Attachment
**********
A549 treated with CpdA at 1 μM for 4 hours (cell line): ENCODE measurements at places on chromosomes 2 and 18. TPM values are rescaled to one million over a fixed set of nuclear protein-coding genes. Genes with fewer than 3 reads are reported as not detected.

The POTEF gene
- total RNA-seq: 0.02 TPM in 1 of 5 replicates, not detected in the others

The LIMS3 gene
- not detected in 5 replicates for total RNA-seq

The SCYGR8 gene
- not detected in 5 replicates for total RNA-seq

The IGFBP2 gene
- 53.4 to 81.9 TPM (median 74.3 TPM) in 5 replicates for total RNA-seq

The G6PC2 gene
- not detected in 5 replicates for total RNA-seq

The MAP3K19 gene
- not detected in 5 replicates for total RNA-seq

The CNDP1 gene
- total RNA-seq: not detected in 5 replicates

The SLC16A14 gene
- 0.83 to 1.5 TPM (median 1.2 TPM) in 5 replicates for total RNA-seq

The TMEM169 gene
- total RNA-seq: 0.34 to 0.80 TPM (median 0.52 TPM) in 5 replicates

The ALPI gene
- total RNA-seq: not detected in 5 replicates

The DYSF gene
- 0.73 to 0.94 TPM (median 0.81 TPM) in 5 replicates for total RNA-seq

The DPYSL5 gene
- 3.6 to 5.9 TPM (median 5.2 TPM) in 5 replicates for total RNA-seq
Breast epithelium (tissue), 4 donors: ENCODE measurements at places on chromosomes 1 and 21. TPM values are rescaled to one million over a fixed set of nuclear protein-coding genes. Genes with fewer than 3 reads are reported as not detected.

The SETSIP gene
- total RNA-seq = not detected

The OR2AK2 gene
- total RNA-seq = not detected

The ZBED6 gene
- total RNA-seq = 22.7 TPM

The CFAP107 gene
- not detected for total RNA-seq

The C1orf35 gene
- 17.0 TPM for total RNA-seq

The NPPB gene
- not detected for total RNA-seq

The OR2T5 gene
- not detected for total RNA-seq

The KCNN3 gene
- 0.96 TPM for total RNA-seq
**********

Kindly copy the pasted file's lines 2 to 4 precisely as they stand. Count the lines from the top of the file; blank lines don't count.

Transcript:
The POTEF gene
- total RNA-seq: 0.02 TPM in 1 of 5 replicates, not detected in the others

The LIMS3 gene